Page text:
On Equity in Our Workforce

By Rebecca Lurie

As I read the latest paper by Steve Dawson on workforce, once again I am grateful for the principles and practices he describes so well. (And succinctly! So if you have time to read a one-pager, do it! And don’t bother to read my post!)

Dawson’s paper, “Class Dismissed Defining Equity in our Workforce Field” suggests we look deeper into meaningful work and consider, when we train and prepare for jobs, that we also train and prepare for the broader world of work. Exposing trainees to organizing, policy, advocacy and cooperative business skills all as means to improve lives even when job placement options are not great.

The full series can be found here. I highly recommend it for those aiming to do more than good work through workforce development, but for those who want to use the opportunity when engaged in workforce training to help raise the bar, and advocate for better jobs and better work in a world that demands us to make ready ourselves, our young, our disenfranchised, for work that will improve conditions through a wide range of strategies and approaches.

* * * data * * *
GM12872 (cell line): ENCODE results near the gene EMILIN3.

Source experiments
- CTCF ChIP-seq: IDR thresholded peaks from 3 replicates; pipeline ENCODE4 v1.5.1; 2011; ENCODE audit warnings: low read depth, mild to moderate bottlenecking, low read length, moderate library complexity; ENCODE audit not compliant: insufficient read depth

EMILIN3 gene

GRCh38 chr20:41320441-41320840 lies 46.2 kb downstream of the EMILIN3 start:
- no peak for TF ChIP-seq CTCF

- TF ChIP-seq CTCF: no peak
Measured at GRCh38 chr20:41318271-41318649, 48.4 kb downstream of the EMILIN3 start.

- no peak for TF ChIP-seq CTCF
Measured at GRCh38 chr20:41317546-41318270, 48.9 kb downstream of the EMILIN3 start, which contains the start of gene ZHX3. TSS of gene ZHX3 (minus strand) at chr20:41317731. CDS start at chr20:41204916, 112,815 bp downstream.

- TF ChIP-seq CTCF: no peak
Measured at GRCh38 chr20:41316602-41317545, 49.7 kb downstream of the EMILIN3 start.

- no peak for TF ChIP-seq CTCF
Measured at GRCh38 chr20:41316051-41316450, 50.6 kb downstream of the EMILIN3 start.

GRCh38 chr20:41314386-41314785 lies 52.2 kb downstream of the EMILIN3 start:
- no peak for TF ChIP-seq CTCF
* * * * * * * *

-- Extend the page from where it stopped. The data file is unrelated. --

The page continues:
New Labor Forum Highlights: Dec. 19th, 2018

The New Labor Forum has a bi-weekly newsletter on current topics in labor, curated by the some of the most insightful scholars and activists in the labor world today. Check out some highlights from the latest edition below.

In this holiday season, if you’ve resisted online shopping through Amazon, you’re in the diminishing minority. More than half of all online retail searches presently begin with Amazon, and the company now takes in fully half of all web-based consumer purchases made in the United States. It therefore behooves us to reckon with the behemoth’s gravitational pull on our economy, and indeed on the global economy. An impressive report by the Institute for Local Self-Reliance (ILSR), included in this newsletter, goes a long way toward measuring Amazon’s impact on local economies in the form of shuttered businesses, net job losses, low wages for its warehouse workers, and many millions of dollars of lost tax revenue owing to Amazon’s successful tax avoidance schemes.